However, note that oomycetes, such as Pythium and Phytophthora, typically need products that have specific activity against these pathogens, according to Rechcigl.
It is important to be aware of what plants are prone to certain diseases so you can treat them proactively.
“Crape myrtles get powdery mildew, roses get rust and powdery mildew,” Rechcigl says. “Proactive spraying can prevent them from happening.”
When you are preparing your spraying program, make sure to cycle in different modes of action. Even though tolerance build up isn’t common in the landscaping field, it is still best to follow the fungicide label and rotate the types.
“You want to alternate fungicides every couple of cycles,” Loughner says. “You wouldn’t want to make multiple applications of the same mode of action without changing to a different type.”
What products to use
Whether your fungicide service is a preventive program or a curative response will determine the choice of a liquid or granular product.
Liquid formulation is preferred due to the good foliage coverage and it can immediately act against the issue, making it the obvious choice when treating fungal diseases that have already taken hold.
There are some situations where sprays can’t be used and a granular version can take its place. Granular fungicides also work well in preventive programs because they’re able to get ahead of the disease and are taken up through the plant over time.
For those looking for the best of both worlds in Bayer’s products, Armada 50 WG features triadimefon and trifloxystrobin, the active ingredients of Bayleton FLO and Compass 50 WG, respectively.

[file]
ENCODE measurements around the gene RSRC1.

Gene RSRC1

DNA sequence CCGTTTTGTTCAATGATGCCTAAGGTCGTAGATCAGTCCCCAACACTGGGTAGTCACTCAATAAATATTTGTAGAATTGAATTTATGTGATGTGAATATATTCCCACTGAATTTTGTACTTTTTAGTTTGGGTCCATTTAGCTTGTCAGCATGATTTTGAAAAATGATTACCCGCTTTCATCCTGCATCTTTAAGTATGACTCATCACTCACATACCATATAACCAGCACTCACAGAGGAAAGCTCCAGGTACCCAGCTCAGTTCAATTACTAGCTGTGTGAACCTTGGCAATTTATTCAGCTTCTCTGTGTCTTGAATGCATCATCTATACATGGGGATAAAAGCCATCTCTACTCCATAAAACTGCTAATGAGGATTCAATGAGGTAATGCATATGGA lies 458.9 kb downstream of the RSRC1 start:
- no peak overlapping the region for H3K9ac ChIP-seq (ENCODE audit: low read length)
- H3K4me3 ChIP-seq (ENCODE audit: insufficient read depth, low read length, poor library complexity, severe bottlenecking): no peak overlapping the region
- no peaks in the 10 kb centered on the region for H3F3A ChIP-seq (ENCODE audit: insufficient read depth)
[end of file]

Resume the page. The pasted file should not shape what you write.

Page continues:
“By having two modes of action, Armada helps to mitigate fungicide resistance development,” Settle says.
When handling just ornamental fungal diseases, broad-spectrum fungicide Mural from Syngenta is says to be very effective against powdery mildew and anthracnose thanks to its two active ingredients, Solatenol and azoxystrobin.
Syngenta also has Banner Maxx II, which is a systemic fungicide that can control both turf and ornamental fungal problems.
Corteva Agriscience’s Eagle 20EW can be used on ornamentals, fruit trees and a majority of turf varieties and is says to have a longer residual effect. Dithane can be used as a protectant for foliage from diseases such as rust and scab.
Identify the culprit
However, knowing what products are available isn’t going to solve the problem if the disease has been incorrectly identified.
“First, you have to get the correct identification, and most people are not well equipped to do that,” Settle says. “Take a sample of the plant with a disease symptom to a state extension office or university diagnostic lab and have it examined. The second point is that with some of these diseases, you can get the fungicide to stop it – but you need to ask why is this happening? Is it the weather or the growing site? Look at the cultural practices to ensure that the environmental conditions are good and providing enough light and air, which are just as important as fungicide solutions.”